Rare as they are, whenever Kenya suffers from a large scale disaster, the poverty of Kenya’s blood reserves becomes salient.
I have learned that the gold standard for blood reserves for a country should be calibrated to match one percent of its population at any moment. This implies that in Kenya’s case, the total reserves should lie between 450,000 and 500,000 units of blood in various reservoirs maintained by the Kenya National Blood Transfusion Service.
Declared data shows that not only is the country’s reserves below the requisite one percent, but also that the national target is set at 60 percent of the norm. Notwithstanding this lower threshold, the real reserves are at a half of the target, meaning that Kenya’s blood reserves are one third of the global benchmark established by the World Health Organization.
This situation shows that the Kenya National Blood Transfusion Service (KNBTS) has a supply problem. Demand for blood is real and Kenyans encounter pleas for blood donation from friends and family in the conventional and non-conventional media sources. Kenya is home to a large population of youthful people, most of whom are reasonably healthy.
This inability to find and store sufficient blood and blood products suggests that the market for blood products is not working efficiently. The primary reason for this shortage of blood and blood products is the incentive structure used to drive blood supply from Kenyans.
It is recommended policy for blood supply to be procured through donations and with no material incentives provided to induce supply. Kenya’s blood supply and storage policy is wedded to this norm of pure donations and that is where the problem lies. The argument usually presented for supporting no remuneration for individuals to supply blood is that a material incentive such as money or a gift would increase supplies from the most unsuitable and unhealthy individuals. The reasoning being that people who are motivated by the money alone are not likely to value their health and could supply huge volumes of contaminated blood.
This fear is real but not supported by the evidence from countries that liberalised blood supply and have incentives for donations. In the United States, payment for blood supply is not forbidden by law though there is a requirement for labelling packages of blood procured through payment to the supplier. However, the related market of blood plasma and bone marrow is compensated through cash. Donations are higher than they would be without payment, and this explains, in part, the higher incidence of diseases that are discovered during testing. In essence, material inducement for donation will raise total donations and lead to an increase in unsuitable blood but the proportion of unsuitable blood does not make inducements ineffective or uneconomic.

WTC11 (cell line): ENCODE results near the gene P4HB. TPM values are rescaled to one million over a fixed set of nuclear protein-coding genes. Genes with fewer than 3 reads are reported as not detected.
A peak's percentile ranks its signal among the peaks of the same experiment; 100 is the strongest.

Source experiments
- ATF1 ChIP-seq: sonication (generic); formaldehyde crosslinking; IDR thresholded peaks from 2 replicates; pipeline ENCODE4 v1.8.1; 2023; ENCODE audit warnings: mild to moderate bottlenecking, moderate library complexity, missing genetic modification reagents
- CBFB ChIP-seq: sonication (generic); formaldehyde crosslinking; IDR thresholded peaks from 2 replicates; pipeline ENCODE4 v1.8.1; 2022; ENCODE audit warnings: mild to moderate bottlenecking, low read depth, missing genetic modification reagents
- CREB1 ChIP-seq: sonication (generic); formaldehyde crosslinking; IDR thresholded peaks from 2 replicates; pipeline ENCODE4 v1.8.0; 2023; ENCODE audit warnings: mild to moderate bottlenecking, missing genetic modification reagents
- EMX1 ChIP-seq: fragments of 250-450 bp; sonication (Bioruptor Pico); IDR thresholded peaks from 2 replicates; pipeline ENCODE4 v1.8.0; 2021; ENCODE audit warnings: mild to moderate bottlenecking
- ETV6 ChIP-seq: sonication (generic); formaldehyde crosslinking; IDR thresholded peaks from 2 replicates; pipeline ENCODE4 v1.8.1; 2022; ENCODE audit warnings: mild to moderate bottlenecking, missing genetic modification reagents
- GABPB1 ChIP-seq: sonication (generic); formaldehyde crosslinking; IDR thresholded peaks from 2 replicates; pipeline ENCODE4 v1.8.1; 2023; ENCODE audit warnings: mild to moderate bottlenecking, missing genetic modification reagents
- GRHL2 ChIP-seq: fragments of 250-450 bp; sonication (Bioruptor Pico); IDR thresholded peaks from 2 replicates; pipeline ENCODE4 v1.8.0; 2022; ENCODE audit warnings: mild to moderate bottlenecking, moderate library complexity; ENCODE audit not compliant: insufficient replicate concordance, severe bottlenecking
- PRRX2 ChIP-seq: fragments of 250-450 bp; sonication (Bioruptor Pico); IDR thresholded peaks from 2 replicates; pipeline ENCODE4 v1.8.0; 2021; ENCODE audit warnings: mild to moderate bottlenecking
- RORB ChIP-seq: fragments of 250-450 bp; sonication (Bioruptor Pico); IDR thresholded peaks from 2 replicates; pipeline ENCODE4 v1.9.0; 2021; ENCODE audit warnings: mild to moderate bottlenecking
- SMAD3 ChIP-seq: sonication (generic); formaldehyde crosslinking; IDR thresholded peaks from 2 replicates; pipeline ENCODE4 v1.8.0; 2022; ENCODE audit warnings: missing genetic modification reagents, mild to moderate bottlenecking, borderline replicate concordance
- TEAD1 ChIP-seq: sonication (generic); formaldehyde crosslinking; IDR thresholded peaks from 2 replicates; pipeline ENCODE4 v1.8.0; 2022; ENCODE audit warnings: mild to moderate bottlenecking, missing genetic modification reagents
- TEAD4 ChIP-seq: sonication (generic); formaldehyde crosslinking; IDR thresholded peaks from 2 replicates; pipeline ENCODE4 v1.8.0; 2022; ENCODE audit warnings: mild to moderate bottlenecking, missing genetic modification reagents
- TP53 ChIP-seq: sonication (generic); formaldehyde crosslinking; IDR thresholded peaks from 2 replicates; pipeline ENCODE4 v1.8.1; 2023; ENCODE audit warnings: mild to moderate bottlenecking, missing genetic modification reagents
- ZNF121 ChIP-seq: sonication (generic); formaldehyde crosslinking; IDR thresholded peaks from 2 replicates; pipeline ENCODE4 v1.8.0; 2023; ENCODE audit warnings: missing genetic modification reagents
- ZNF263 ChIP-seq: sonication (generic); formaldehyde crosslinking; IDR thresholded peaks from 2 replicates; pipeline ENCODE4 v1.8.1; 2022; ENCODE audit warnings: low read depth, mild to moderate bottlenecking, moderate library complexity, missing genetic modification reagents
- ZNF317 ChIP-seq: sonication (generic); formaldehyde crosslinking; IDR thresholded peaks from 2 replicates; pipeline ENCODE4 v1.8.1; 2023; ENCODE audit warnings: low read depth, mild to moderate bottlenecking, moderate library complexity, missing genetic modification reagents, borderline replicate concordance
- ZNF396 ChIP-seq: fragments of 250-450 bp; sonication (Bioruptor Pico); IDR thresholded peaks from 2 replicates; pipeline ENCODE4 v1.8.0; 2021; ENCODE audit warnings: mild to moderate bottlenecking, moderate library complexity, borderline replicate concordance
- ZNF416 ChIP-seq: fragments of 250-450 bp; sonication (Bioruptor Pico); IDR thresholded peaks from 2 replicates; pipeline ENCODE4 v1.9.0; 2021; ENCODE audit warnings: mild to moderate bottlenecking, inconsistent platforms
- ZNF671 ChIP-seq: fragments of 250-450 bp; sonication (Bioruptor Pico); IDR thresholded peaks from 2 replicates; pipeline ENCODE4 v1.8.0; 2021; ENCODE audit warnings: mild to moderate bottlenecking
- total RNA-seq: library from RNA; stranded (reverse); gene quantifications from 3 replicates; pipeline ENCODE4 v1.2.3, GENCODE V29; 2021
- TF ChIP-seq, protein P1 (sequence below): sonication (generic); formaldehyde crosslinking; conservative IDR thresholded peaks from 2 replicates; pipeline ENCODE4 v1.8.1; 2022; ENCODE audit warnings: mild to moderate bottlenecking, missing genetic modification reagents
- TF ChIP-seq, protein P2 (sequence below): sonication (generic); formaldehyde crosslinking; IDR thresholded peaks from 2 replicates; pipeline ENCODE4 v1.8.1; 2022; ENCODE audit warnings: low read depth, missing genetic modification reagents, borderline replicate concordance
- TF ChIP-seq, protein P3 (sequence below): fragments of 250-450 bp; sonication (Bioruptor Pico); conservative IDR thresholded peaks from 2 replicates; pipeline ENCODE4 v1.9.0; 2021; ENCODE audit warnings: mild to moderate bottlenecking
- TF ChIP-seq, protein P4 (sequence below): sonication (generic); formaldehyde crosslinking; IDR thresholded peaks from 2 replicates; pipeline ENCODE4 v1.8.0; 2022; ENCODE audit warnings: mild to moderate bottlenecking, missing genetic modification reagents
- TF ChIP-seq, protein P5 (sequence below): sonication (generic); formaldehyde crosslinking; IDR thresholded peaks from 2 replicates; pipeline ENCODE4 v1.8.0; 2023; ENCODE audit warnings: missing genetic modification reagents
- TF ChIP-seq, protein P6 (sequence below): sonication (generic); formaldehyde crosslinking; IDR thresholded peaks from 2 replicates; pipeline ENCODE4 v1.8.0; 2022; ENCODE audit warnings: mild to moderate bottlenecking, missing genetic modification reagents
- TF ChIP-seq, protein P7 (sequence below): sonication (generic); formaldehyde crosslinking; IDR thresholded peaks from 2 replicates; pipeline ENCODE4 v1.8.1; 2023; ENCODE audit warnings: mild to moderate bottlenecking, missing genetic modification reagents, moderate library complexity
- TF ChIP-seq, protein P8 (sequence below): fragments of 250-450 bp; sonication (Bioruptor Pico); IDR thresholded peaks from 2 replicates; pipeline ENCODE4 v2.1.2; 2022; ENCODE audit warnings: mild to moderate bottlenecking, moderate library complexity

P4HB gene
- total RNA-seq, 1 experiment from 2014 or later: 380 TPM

Coming back to the real problem of Kenya’s supply, it is recorded in the press that the demand for blood is so high and the shortage faced by KNBTS has led to the rise of “informal market” supply channels. This refers to people who are willing and actively provide donations for patients in exchange for cash with reports that the compensation varies from Sh2,000 and higher, depending on the acuteness of the need. This shows that the blood supply and management has a solid market dimension and is a venerable competing service to the uncompensated blood donation side. In ignoring this market and insisting on the uncompensated model, the KNBTS is being disingenuous.
More important is that the KNBTS is doing its job as expected and cajoling and reminding people of the need to assist, but it is deceiving itself in statements such as “blood is free”. It certainly is not, even if the normative posture would like it to stay so. And to its credit the KNBTS highlights the contribution of Santa Kennedy who was awarded the Head of State Commendation for being Kenya’s record holder for 81 discrete blood donations.
The KNBTS staff are deservedly remunerated but need to reset the discourse and consider the expansion of their remit to accept both donors who would expect no compensation for the purpose of serving others while considering a mechanism that experiments with compensation to outcompete the informal market for blood supply.
Repugnant markets is the name economists use in reference to transactions that exists despite the normative posture of society. For Kenya, the noble view of ensuring preparedness and a keeping respectable volume of blood and related products in store commends the experimentation with new incentives for supply. Compensation need not be in cash but could take the form of merchandise or user items in order to shield the KNBTS from having to give out “blood money”.
Many patients would be well served by this revision of policy.
Kwame Owino is the chief executive officer of the Institute of Economic Affairs (IEA-Kenya), a public policy think tank based in Nairobi.